A division of a large manufacturer was profitable but the division couldn’t seem to increase profitability. Upon deeper analysis of the business units within the division, it became clear that some of the units were using more scarce resources than their return merited. By reallocating capital and other resources to the units with higher margins and greater potential for growth, the business unit was able to significantly expand profitability, resulting in a major win for shareholders and the division’s management team.


Cheap or Good: Geographic/Location/Branch/Channel Impact on Profitability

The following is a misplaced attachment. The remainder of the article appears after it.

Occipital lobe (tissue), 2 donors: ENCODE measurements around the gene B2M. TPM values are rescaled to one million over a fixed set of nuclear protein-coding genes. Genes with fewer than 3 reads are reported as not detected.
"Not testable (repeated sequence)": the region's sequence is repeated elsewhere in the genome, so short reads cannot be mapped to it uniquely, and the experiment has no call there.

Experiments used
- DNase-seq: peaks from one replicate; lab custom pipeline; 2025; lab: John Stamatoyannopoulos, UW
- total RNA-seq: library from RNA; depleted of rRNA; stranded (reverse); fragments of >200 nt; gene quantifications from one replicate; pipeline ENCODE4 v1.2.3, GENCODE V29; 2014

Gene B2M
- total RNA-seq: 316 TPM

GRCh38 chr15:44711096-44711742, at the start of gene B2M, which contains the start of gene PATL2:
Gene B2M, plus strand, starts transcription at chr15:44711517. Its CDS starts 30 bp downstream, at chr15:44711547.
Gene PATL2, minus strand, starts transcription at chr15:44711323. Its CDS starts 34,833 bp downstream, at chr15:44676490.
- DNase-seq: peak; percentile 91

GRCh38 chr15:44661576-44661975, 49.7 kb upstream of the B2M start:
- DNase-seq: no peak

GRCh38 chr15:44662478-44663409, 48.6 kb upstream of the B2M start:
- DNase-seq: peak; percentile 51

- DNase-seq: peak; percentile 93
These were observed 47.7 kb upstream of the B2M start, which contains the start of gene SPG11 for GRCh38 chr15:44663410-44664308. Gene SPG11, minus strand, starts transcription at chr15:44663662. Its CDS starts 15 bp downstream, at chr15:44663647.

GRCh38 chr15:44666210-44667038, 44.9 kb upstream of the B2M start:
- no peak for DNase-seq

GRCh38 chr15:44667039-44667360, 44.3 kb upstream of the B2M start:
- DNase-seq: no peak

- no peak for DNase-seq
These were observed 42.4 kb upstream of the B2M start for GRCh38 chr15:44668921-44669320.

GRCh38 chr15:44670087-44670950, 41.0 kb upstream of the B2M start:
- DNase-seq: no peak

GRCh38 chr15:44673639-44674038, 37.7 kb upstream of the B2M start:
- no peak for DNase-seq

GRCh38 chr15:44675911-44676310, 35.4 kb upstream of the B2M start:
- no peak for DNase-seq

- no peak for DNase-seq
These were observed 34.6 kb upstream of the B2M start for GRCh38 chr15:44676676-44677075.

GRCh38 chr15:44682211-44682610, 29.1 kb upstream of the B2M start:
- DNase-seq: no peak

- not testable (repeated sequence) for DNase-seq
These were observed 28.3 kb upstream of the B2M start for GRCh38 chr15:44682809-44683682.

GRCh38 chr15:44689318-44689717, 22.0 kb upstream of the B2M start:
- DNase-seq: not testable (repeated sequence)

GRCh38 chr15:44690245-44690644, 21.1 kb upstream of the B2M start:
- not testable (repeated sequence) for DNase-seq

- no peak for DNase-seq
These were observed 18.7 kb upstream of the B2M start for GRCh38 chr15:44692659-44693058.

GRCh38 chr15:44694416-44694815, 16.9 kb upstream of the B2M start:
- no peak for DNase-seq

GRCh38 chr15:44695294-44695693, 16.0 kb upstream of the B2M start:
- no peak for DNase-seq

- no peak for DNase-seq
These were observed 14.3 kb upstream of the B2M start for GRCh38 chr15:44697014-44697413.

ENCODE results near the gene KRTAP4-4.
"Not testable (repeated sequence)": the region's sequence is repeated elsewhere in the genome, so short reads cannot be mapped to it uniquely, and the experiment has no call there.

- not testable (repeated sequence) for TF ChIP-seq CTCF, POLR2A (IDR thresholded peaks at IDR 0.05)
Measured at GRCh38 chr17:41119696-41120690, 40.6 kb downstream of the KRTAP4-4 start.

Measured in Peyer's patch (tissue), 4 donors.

Location, location, location. Many business owners and managers are tempted to save expenses by renting a cheaper location, rather than pay the price for a prime location. For a consumer based business, this can quickly spell disaster. One of my clients, a premium pet food store business owner, moved from a moderately priced visible location in a busy mall to a very cheap location a block off the main street. To her disappointment, only a few of her customers followed her to the new location. The business never fully recovered and by the time she called for help, she didn’t have the resources to relocate back to the mall. Not only is the specific location of a business often a critical factor in its profitability and sales, but also variations between management style, geographic differences in customer preference, and variations in expenses and volume of purchase by location can all be important drivers in profitability. Likewise, traditional brick and mortar channels, telephone, internet, mobile devices etc. all typically have different cost structures, varying customer demand and often competitive pricing attributes. Two key considerations in channel include both customer demand / value of channel and also the channels cost or revenue characteristics. Each element of a business can be studied through financial analysis with an eye on understanding how changes can impact the bottom line.